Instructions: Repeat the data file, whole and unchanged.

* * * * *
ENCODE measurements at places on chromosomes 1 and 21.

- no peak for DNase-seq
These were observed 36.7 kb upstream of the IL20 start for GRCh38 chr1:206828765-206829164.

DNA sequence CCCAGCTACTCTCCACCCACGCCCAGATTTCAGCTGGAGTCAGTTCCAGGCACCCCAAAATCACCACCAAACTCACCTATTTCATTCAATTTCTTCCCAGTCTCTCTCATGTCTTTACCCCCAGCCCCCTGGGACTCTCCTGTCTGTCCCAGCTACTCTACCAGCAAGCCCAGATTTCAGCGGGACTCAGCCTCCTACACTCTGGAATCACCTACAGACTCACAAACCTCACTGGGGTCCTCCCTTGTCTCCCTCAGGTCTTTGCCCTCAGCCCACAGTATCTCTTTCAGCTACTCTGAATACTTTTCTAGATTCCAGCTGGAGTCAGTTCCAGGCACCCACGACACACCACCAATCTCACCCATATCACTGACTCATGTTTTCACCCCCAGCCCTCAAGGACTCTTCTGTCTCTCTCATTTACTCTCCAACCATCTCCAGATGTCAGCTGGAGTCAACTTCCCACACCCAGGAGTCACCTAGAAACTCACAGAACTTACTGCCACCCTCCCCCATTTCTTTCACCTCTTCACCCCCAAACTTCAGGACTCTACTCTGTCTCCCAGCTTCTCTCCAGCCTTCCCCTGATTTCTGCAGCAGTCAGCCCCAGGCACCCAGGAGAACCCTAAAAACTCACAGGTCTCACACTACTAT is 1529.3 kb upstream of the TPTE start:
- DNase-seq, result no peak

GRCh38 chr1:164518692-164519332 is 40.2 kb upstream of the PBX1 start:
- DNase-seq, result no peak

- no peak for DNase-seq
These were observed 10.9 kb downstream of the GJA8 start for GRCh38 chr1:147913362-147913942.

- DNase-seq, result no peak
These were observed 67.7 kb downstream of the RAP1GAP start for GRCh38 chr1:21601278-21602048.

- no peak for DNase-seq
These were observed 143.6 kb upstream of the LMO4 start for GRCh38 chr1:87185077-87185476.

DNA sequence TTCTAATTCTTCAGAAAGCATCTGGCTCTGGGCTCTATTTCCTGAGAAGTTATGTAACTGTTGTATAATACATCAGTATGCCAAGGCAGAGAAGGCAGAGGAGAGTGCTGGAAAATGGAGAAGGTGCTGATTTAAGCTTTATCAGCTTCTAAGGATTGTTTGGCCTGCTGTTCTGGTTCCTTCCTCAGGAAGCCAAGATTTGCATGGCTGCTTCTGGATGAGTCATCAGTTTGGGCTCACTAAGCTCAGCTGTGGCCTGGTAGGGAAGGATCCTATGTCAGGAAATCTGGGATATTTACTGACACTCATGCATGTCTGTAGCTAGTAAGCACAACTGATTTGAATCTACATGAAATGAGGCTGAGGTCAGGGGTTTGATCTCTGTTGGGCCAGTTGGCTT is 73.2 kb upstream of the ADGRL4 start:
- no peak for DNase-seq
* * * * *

ENCODE measurements at places on chromosomes 1 and 21.

- no peak for DNase-seq
These were observed 36.7 kb upstream of the IL20 start for GRCh38 chr1:206828765-206829164.

DNA sequence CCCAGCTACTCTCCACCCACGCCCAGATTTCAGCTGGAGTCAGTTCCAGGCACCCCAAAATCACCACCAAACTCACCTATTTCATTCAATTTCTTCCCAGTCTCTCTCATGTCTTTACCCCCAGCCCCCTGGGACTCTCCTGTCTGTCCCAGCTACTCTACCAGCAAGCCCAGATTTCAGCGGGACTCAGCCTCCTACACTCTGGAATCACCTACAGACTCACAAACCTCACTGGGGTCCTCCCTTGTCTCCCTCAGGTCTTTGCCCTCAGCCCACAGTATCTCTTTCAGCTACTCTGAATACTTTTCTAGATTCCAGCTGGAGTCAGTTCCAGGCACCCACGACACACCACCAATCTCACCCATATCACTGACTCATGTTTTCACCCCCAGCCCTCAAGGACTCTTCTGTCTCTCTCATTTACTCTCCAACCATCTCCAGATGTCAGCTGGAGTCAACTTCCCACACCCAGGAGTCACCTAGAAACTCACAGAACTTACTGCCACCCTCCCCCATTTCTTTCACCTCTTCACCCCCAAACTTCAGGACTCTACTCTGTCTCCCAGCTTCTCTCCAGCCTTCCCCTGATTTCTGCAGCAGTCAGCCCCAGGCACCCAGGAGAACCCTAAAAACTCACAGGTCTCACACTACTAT is 1529.3 kb upstream of the TPTE start:
- DNase-seq, result no peak

GRCh38 chr1:164518692-164519332 is 40.2 kb upstream of the PBX1 start:
- DNase-seq, result no peak

- no peak for DNase-seq
These were observed 10.9 kb downstream of the GJA8 start for GRCh38 chr1:147913362-147913942.

- DNase-seq, result no peak
These were observed 67.7 kb downstream of the RAP1GAP start for GRCh38 chr1:21601278-21602048.

- no peak for DNase-seq
These were observed 143.6 kb upstream of the LMO4 start for GRCh38 chr1:87185077-87185476.

DNA sequence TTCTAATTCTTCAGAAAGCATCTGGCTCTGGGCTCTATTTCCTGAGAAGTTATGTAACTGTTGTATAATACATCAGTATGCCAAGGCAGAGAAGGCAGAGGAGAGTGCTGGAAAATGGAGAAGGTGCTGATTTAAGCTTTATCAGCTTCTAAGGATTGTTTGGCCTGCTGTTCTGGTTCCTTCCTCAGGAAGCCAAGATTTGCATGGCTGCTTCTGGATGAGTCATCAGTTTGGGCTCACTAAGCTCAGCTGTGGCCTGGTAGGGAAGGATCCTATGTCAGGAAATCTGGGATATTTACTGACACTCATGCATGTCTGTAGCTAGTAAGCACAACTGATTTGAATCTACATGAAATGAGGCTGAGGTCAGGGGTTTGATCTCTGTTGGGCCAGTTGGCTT is 73.2 kb upstream of the ADGRL4 start:
- no peak for DNase-seq